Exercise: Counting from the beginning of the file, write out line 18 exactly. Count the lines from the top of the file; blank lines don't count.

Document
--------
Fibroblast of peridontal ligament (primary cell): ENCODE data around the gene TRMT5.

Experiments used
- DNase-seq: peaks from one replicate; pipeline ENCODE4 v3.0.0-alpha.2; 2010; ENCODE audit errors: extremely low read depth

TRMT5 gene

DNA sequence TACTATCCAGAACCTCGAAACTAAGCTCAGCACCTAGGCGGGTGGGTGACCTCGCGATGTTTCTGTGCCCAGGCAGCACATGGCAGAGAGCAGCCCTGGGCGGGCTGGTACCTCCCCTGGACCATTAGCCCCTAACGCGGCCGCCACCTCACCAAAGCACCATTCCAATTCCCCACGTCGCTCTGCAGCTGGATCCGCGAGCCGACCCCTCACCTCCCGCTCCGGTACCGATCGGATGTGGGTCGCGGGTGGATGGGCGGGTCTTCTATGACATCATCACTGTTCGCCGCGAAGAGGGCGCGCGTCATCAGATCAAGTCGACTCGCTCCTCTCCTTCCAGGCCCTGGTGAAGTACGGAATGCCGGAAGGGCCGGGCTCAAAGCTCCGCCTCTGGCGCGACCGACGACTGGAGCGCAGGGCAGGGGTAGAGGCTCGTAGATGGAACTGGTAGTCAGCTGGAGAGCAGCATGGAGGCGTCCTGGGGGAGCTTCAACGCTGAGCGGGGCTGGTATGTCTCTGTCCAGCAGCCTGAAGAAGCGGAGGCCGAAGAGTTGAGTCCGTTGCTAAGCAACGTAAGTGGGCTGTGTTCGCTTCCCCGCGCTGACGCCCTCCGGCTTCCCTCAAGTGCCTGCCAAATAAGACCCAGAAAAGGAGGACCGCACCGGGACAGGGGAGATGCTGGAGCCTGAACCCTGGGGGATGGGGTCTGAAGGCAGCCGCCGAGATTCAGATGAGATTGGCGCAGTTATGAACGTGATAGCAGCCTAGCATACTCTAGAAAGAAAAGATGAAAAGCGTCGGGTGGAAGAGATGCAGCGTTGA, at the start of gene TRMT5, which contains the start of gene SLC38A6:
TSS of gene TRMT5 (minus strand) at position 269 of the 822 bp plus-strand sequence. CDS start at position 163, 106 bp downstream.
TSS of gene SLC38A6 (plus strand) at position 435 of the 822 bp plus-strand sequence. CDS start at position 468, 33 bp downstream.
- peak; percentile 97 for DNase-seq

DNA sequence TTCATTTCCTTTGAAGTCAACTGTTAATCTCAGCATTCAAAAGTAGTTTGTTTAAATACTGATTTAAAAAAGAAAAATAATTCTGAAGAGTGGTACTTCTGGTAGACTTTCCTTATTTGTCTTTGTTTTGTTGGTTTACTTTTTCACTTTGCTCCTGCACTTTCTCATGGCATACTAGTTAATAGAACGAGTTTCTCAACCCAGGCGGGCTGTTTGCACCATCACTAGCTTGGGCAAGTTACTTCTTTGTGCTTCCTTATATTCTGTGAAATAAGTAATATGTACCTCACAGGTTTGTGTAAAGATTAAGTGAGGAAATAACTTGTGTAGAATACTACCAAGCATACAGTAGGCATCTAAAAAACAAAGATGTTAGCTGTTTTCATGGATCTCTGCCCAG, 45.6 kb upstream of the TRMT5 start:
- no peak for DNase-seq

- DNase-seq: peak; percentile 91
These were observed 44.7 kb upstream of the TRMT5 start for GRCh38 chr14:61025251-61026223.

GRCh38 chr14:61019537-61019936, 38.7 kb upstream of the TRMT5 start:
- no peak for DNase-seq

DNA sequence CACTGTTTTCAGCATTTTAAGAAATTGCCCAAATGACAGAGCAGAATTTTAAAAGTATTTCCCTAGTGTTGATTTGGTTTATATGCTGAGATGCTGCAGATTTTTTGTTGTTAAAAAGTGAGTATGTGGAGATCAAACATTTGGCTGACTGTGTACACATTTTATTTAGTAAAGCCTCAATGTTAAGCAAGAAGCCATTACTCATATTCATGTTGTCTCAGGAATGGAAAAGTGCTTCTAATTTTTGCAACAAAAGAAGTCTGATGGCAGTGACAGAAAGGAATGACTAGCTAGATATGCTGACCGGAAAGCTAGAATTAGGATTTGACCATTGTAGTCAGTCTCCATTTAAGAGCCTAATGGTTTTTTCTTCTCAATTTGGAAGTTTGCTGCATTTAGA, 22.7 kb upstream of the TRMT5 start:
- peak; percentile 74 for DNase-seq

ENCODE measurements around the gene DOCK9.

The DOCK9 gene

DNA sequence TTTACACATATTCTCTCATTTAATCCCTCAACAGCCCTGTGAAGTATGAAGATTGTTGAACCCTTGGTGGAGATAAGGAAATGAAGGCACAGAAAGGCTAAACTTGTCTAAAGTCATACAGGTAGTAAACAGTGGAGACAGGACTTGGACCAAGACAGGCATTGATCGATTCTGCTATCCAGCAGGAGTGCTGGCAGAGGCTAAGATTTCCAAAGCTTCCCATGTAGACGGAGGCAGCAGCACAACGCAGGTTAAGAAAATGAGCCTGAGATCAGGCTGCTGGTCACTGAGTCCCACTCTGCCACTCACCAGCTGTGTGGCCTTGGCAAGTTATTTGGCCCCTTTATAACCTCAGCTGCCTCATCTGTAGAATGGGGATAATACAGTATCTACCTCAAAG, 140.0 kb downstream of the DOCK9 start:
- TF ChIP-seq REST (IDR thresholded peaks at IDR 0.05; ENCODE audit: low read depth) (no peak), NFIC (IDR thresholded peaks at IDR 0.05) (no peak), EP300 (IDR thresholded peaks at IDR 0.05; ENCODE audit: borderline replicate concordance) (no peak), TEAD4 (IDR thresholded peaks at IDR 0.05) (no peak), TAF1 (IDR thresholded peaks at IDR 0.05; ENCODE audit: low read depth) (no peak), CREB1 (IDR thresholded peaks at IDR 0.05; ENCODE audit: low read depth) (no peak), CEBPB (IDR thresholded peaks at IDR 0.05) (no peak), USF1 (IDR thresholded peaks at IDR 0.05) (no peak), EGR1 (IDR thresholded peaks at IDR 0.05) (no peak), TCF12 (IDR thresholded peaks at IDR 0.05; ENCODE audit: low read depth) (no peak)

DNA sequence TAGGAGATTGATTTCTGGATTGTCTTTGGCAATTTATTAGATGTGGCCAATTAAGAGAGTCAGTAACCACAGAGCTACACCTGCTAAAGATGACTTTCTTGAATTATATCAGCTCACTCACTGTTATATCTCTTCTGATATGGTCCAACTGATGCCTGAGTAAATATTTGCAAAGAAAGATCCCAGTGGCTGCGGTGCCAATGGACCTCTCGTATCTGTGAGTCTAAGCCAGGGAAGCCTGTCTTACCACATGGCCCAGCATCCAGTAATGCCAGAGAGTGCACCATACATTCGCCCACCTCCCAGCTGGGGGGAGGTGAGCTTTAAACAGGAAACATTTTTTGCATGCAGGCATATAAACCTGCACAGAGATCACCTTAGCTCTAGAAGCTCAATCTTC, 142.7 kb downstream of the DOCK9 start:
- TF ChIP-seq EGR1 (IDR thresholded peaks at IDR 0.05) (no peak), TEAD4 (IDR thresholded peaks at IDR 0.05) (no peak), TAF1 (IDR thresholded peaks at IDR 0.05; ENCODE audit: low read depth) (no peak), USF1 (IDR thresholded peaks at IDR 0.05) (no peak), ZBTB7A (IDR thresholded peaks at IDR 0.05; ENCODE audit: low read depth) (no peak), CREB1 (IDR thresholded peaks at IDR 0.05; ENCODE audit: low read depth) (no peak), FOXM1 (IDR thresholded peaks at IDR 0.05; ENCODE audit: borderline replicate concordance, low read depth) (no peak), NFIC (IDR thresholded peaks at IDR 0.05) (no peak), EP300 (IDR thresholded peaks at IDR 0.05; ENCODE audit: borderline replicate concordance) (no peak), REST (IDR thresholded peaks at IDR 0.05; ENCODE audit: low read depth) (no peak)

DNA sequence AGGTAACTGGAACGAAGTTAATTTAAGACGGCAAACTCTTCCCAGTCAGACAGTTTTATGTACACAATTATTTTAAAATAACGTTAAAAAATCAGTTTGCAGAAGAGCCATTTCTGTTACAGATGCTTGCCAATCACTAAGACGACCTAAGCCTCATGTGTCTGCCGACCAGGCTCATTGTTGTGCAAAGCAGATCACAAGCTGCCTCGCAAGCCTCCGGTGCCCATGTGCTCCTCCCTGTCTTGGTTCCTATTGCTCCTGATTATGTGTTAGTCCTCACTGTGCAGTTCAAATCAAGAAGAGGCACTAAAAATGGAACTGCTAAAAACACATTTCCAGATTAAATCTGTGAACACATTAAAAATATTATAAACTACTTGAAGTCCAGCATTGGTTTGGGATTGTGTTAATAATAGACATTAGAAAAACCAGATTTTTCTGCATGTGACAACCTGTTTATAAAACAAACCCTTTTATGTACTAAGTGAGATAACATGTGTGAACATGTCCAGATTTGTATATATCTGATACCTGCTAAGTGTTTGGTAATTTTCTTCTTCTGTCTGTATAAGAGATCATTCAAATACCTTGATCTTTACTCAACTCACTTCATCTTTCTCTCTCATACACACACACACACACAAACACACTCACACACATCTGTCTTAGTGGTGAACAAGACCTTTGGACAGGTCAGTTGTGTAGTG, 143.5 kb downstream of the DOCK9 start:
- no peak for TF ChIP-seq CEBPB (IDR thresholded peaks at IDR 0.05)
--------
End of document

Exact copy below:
The DOCK9 gene